Focused Reputation Analysis

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Reputation analysis  identifies a firm’s or industry’s perceptual image among key stakeholders based on a given set of factors. This is to enable it to improve its relations with them in the future, ultimately increasing the firm’s performance.

According to Grahame Dowling: “When strategy involves either growth or innovation, a company puts its corporate reputation into play. Growth involves stretching the company’s operations, sometimes to the breaking point. Innovation involves doing something new.”

While the particular reputation factors examined in a given analysis may vary, they all relate to the reputation of the firm in the eyes of stakeholders and should give an indication of the success or otherwise of the firm’s reputation management strategies.

Dowling suggests that the major sources of corporate reputation risk fall into six broad areas:

  1. 1. The industry in which a firm operates.
  2. 2. Identifying strategies.
  3. 3. The culture and daily operations of the firm.
  4. 4. The comments and behavior of senior executives.
  5. 5. Managing stakeholder relationships.
  6. 6. Response to a crisis.

Firms that can effectively monitor their reputation among selected stakeholders across the six board areas mentioned previously will have a useful view of what type of strategic initiatives might be required to enhance their image. It will give the firm direct feedback of its reputation as perceived by stakeholders after the affects of public relations and advertising, media exposure etc.


The image a firm communicates can heavily influence the actions of key stakeholders of the firm, including customers, employees, investors, and so on. The result of this is that the firm’s reputation also has an impact on the overall value of the business, in dollar terms and also in terms of its value as a potential business partner in strategic alliances. The management of corporate reputation, then, can be seen to be an important part of the successful management of a firm overall.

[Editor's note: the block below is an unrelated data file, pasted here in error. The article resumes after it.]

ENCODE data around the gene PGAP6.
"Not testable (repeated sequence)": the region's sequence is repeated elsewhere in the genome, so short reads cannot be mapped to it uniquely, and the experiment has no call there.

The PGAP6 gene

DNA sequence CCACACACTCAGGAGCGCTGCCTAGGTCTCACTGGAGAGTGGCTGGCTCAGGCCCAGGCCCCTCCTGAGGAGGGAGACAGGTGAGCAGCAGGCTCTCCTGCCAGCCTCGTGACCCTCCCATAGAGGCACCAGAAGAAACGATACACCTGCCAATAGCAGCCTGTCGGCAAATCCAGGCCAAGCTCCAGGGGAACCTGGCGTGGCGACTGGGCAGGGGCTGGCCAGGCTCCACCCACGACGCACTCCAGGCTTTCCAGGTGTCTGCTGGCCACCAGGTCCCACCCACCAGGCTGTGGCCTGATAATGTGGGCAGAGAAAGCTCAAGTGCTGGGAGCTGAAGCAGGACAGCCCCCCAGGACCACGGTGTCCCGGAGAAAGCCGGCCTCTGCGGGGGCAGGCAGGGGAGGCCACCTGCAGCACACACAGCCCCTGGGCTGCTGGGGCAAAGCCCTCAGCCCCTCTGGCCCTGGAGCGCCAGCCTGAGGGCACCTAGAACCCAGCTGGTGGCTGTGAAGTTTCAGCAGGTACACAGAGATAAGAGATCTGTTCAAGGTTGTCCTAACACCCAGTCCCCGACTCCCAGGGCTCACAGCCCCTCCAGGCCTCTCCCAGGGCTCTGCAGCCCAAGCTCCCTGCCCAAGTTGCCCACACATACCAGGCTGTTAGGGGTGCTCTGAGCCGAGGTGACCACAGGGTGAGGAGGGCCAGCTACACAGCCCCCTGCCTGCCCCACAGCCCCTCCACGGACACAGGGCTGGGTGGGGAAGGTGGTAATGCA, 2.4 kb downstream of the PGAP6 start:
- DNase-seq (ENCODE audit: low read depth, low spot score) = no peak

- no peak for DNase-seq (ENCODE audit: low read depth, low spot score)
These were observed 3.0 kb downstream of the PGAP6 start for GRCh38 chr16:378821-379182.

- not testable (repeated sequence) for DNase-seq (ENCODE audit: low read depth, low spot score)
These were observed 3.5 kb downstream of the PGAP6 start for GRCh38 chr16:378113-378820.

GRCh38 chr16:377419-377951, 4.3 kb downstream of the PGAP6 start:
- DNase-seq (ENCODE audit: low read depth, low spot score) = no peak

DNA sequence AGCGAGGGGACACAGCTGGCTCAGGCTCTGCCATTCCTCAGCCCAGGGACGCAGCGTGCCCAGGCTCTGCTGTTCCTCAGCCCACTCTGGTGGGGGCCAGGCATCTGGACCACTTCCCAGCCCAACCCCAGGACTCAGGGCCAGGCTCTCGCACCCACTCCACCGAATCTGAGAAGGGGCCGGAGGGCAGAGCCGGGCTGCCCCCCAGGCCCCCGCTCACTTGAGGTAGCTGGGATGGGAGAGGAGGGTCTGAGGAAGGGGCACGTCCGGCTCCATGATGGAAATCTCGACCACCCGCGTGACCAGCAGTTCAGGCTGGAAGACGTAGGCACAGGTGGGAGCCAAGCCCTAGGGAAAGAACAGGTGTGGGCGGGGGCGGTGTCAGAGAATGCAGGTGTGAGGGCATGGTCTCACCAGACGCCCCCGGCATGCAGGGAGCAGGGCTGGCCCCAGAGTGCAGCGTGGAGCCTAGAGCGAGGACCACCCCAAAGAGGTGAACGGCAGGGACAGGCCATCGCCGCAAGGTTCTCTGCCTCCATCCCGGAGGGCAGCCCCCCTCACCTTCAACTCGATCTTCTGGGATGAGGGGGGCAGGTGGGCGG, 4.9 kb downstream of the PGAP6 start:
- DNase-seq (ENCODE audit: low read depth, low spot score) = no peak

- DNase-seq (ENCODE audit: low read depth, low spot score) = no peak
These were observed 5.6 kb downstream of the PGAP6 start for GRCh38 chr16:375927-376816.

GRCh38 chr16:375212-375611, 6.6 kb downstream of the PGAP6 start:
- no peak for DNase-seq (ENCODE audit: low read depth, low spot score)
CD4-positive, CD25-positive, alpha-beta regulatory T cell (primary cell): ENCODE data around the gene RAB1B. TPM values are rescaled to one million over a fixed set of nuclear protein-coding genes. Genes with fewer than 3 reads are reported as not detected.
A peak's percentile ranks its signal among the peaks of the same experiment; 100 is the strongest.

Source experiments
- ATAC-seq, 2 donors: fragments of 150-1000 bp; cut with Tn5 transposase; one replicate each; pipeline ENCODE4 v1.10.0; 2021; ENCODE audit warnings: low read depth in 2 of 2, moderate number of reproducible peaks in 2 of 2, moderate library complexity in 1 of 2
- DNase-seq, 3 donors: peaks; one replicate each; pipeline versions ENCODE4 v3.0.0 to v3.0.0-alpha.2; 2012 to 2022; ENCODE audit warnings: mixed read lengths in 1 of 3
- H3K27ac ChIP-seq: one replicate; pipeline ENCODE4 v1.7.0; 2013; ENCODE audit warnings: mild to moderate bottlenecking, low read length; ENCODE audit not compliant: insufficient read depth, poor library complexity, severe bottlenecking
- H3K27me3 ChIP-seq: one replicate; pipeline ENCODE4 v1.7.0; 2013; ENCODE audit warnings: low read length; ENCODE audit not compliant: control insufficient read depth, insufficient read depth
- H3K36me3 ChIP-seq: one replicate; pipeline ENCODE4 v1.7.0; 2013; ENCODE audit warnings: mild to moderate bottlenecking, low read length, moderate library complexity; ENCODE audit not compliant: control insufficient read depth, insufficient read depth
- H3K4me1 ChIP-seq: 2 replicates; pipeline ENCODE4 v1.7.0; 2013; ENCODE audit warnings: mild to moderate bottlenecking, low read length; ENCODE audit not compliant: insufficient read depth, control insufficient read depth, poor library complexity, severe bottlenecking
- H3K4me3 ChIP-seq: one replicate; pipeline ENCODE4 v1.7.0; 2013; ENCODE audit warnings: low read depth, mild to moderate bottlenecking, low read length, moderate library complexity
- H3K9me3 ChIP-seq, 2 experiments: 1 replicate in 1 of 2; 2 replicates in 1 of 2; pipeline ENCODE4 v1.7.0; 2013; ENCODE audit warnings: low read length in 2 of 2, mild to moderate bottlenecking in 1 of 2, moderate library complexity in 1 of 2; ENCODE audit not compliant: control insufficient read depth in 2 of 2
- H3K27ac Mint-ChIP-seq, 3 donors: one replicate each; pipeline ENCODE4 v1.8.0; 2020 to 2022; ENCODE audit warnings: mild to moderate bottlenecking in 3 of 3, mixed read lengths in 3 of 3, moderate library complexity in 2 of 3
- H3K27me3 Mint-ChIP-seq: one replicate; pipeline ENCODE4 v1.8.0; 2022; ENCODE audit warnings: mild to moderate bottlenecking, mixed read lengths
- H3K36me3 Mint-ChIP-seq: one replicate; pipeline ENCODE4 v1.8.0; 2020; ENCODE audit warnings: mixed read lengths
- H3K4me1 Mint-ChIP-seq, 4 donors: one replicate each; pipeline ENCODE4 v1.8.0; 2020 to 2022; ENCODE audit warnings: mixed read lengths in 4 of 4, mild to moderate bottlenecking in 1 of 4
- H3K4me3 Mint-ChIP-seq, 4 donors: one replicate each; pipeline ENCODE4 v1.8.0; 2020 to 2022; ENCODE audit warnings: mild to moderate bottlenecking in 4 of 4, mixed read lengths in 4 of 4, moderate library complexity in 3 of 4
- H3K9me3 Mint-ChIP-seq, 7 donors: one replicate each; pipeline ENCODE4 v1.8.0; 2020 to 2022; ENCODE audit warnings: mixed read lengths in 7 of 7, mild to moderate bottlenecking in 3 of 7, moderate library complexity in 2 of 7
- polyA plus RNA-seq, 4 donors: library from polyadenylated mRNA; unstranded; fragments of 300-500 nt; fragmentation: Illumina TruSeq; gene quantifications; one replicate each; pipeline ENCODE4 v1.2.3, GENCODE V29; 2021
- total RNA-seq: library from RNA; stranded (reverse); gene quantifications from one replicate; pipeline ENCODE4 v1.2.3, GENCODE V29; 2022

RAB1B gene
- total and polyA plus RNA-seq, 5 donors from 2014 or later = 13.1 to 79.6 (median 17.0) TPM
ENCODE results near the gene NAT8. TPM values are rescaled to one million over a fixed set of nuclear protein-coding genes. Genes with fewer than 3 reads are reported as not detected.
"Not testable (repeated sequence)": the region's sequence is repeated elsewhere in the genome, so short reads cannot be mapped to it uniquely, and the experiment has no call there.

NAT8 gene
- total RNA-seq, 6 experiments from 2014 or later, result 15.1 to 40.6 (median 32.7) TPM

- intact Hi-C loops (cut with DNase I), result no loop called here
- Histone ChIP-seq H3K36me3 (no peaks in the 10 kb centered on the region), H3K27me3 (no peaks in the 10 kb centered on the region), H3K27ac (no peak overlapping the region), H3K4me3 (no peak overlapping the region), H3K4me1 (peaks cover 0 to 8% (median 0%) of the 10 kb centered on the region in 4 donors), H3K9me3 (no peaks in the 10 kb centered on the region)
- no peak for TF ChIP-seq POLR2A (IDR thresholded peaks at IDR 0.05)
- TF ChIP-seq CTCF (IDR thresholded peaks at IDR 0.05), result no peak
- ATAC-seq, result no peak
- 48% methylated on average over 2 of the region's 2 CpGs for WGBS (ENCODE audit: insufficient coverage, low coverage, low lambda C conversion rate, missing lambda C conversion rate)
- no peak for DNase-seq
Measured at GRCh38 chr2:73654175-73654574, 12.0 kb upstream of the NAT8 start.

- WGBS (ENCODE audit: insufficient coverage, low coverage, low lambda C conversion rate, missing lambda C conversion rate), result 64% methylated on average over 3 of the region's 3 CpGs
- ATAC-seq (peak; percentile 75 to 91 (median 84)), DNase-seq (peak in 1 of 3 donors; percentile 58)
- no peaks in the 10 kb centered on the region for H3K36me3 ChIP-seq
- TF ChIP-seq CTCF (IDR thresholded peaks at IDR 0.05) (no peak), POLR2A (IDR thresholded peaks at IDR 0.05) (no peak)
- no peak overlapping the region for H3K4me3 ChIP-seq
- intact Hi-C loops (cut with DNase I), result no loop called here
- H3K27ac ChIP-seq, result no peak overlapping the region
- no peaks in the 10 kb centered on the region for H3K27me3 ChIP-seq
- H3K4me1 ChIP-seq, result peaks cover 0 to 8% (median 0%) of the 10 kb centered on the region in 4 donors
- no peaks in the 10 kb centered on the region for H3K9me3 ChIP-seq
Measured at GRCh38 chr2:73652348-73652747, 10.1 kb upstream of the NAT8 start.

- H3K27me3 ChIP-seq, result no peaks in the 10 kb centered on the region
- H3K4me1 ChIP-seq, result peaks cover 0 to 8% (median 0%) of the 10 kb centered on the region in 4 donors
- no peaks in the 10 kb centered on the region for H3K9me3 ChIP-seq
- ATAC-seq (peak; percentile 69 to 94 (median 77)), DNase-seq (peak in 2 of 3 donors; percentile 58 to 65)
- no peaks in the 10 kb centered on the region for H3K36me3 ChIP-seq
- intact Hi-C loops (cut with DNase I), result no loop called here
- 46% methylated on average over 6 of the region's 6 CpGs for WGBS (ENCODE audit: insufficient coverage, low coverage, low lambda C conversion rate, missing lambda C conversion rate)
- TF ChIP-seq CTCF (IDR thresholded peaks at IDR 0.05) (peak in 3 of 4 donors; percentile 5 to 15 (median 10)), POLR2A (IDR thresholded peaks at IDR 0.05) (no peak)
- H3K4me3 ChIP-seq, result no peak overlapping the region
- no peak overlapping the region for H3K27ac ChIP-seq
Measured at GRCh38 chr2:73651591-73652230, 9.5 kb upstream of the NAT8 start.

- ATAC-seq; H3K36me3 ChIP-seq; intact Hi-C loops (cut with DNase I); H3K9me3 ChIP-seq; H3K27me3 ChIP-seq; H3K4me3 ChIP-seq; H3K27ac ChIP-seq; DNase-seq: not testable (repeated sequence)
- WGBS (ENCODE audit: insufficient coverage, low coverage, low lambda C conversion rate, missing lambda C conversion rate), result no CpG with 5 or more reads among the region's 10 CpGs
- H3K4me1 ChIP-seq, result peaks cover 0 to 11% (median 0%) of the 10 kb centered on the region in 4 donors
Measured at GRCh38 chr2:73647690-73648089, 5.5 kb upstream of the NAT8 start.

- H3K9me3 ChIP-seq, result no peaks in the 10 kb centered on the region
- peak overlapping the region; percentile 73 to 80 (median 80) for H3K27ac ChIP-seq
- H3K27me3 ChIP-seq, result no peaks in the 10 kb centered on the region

Depending on which factors or attributes are used for conducting reputation analysis, a firm can use the results to effectively plan strategies to differentiate itself from its competitors in the marketplace. CRA can easily generate rankings on various attributes for any given set of firms. A firm requiring this information could also use independent industry reputation analysis. Industry reputation analysis usually analyzes only a given set of firms on a given group of attributes. It could be the case that one firm is viewed as very community minded, while its direct competitors might be viewed as being more environmentally friendly. Either image has its advantages and could be used as part of a detailed differentiation strategy.
A starting point for reputation analysis might be the list of 26 items that are consistently used, compiled by Craig Carroll and Maxwell McCombs.  These popular factors are listed here, ranking them from most popular to least.
Craig E. Carroll and Maxwell McCombs (2003). “Agenda-setting effects of business news on the public’s images and opinions about major corporations,” Corporate Reputation Review, Vol. 6, No. 1, pp. 36–46.
After a list of particular attributes has been finalized, the next step is to conduct a survey among the firm’s key stakeholders. The individuals approached would be asked to rank each factor according to their own perceptions. Often statistical software will be used to interpret the data after a sufficient quantity of surveys have been carried out. This sort of statistical analysis allows the researcher or analyst to both filter and weigh the attributes and identify the key drivers of the firm’s reputation.
Adapted from Charles J. Fombrun, Naomi A. Gardberg, and Joy M. Sever (2000). “The Reputation QuotientSM: A multistakeholder measure of corporate reputation,” The Journal of Brand Management, Vol. 7, No. 4, pp. 241–255.
Once reputation analysis has been carried out, the next step is to translate the findings into action by developing a longer-term strategic management plan to maintain/improve corporate reputation based upon the results. Ongoing reputation management is usually the responsibility of the company’s public relations or communications department and will include both management and monitoring functions. Other strategic competitive analytical techniques may also contribute valuable information to the reputation management process.

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